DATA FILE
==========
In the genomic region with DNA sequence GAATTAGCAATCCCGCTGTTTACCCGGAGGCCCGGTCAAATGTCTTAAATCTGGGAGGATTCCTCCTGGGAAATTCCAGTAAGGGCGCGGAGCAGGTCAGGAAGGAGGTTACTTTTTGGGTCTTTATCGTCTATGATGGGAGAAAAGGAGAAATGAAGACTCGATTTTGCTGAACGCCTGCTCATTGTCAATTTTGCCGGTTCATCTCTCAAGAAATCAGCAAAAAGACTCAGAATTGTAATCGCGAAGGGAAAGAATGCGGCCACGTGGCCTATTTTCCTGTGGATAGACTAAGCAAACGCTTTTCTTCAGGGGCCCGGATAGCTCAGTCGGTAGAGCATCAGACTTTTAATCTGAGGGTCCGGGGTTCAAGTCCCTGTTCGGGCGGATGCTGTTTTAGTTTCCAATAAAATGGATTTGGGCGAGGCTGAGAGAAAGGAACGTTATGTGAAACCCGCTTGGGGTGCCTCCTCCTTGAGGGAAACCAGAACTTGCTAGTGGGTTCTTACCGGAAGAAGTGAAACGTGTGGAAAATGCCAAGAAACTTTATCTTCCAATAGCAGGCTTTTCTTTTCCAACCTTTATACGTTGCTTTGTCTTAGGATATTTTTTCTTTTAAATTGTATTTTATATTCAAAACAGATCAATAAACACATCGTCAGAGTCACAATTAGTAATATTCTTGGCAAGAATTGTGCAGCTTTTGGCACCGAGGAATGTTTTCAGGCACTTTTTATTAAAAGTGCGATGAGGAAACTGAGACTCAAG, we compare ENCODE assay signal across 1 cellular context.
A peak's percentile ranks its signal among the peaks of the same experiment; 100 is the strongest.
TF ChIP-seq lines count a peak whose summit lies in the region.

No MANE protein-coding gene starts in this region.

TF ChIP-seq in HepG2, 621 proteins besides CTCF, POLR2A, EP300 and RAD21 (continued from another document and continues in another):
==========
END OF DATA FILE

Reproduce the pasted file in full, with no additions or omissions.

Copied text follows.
In the genomic region with DNA sequence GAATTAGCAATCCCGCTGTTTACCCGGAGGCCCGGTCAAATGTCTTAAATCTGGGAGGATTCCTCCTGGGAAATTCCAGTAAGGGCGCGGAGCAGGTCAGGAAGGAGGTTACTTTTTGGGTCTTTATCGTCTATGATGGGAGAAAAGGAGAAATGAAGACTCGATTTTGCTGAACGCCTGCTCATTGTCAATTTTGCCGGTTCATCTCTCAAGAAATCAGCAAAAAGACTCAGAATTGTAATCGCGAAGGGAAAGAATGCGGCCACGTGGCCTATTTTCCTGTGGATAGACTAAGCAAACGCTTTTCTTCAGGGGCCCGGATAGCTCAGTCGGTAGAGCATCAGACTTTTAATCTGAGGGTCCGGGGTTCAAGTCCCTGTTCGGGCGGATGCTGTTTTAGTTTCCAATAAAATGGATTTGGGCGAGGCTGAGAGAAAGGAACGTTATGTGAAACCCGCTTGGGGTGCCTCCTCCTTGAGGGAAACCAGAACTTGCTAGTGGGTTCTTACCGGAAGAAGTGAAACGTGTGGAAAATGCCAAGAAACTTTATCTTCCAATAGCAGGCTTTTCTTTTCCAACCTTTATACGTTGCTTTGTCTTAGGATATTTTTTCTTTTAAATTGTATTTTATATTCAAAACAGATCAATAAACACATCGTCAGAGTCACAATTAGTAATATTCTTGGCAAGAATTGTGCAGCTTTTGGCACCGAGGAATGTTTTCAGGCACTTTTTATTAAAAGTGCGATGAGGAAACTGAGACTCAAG, we compare ENCODE assay signal across 1 cellular context.
A peak's percentile ranks its signal among the peaks of the same experiment; 100 is the strongest.
TF ChIP-seq lines count a peak whose summit lies in the region.

No MANE protein-coding gene starts in this region.

TF ChIP-seq in HepG2, 621 proteins besides CTCF, POLR2A, EP300 and RAD21 (continued from another document and continues in another):